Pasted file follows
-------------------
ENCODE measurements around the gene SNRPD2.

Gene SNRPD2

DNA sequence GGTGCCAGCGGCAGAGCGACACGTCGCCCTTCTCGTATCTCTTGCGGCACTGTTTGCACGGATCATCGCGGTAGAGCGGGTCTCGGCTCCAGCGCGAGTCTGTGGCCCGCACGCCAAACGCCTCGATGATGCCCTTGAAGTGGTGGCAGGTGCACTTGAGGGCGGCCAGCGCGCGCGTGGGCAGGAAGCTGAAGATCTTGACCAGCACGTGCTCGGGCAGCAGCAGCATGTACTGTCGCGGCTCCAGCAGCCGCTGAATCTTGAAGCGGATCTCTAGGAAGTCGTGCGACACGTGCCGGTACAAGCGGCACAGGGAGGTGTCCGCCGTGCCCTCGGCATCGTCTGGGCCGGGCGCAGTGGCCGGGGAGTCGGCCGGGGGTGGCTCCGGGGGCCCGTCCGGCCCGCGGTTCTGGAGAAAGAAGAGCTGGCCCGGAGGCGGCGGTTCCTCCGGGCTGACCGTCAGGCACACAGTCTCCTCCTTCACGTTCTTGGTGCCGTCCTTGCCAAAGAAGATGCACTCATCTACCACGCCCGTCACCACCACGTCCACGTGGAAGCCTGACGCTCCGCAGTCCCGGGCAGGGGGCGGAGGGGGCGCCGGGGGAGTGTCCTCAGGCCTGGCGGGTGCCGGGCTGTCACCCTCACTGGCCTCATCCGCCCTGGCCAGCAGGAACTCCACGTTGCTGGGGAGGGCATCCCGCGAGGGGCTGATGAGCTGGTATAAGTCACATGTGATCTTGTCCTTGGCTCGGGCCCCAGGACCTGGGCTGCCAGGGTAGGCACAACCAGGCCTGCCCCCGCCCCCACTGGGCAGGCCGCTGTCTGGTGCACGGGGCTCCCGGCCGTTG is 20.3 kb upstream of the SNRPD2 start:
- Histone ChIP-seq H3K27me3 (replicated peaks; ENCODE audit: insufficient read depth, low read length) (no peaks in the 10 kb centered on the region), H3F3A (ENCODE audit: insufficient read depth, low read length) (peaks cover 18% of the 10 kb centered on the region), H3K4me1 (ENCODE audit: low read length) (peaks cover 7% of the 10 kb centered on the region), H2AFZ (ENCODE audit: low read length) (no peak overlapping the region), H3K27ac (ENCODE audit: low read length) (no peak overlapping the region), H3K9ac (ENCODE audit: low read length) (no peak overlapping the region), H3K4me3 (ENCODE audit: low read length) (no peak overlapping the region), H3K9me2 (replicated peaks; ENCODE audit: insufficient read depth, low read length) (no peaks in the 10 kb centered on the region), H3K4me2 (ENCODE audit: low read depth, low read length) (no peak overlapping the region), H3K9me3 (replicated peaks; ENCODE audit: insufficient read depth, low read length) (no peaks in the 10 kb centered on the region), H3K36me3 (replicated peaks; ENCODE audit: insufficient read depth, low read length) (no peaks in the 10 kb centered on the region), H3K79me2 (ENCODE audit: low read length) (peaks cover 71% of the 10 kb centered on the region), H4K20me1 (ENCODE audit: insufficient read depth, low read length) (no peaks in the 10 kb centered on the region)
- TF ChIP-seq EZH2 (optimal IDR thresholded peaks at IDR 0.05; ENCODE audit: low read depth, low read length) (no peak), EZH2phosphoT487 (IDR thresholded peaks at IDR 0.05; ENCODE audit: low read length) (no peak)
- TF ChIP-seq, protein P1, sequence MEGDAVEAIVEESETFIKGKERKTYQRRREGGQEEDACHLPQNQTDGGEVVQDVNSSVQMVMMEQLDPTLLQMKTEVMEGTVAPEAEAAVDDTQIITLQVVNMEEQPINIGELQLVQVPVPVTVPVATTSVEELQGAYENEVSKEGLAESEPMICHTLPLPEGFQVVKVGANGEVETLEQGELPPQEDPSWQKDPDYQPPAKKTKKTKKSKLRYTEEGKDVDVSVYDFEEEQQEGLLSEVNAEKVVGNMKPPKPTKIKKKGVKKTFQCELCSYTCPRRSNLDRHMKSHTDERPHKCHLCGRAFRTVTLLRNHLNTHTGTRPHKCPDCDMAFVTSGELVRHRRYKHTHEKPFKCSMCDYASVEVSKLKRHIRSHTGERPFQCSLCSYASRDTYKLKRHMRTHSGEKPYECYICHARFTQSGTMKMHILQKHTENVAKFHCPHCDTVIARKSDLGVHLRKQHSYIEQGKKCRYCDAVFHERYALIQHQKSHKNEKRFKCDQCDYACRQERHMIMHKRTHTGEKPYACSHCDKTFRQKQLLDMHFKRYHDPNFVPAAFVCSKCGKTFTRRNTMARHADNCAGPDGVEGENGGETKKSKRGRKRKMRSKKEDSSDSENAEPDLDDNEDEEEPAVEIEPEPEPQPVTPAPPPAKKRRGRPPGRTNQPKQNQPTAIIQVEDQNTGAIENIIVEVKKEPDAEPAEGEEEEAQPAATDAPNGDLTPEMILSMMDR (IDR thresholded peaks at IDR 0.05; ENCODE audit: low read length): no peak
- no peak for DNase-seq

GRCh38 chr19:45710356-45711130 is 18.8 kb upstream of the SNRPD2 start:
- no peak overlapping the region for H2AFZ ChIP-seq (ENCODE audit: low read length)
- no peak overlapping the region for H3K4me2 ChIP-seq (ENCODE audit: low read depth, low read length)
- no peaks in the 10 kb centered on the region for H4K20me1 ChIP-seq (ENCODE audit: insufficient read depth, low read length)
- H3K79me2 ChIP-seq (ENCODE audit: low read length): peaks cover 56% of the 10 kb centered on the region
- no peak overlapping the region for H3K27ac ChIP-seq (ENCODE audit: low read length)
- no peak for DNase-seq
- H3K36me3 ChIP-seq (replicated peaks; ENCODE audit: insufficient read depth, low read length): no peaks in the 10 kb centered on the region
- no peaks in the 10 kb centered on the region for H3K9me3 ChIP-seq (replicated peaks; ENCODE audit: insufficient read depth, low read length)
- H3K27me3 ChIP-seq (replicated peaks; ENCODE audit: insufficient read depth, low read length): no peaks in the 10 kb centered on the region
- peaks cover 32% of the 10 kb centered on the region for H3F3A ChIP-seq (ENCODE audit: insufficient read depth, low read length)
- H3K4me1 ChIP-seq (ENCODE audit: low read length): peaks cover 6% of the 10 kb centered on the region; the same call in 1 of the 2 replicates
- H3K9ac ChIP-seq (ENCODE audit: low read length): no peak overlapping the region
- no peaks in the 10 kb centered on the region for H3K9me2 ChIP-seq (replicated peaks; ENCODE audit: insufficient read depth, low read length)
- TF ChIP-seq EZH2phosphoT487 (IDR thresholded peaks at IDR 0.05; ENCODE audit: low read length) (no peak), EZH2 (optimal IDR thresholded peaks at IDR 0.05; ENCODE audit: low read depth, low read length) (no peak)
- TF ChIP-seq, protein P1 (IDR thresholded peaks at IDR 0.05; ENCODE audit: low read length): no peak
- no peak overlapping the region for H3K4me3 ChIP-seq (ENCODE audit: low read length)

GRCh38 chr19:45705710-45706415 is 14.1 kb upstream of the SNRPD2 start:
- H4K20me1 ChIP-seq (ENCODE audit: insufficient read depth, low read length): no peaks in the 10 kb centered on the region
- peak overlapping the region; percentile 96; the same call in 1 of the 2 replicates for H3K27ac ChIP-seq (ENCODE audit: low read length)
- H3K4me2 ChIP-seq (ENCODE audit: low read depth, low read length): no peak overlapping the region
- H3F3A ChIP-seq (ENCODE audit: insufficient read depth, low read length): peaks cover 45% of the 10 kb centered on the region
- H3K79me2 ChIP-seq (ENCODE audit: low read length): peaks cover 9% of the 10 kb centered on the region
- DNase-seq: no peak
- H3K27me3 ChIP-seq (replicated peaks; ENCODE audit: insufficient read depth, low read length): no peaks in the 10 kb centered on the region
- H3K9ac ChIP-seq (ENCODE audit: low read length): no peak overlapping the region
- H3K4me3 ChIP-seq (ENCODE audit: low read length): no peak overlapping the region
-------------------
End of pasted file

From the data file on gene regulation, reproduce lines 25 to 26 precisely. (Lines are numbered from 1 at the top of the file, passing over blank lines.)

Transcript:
GRCh38 chr19:45705710-45706415 is 14.1 kb upstream of the SNRPD2 start:
- H4K20me1 ChIP-seq (ENCODE audit: insufficient read depth, low read length): no peaks in the 10 kb centered on the region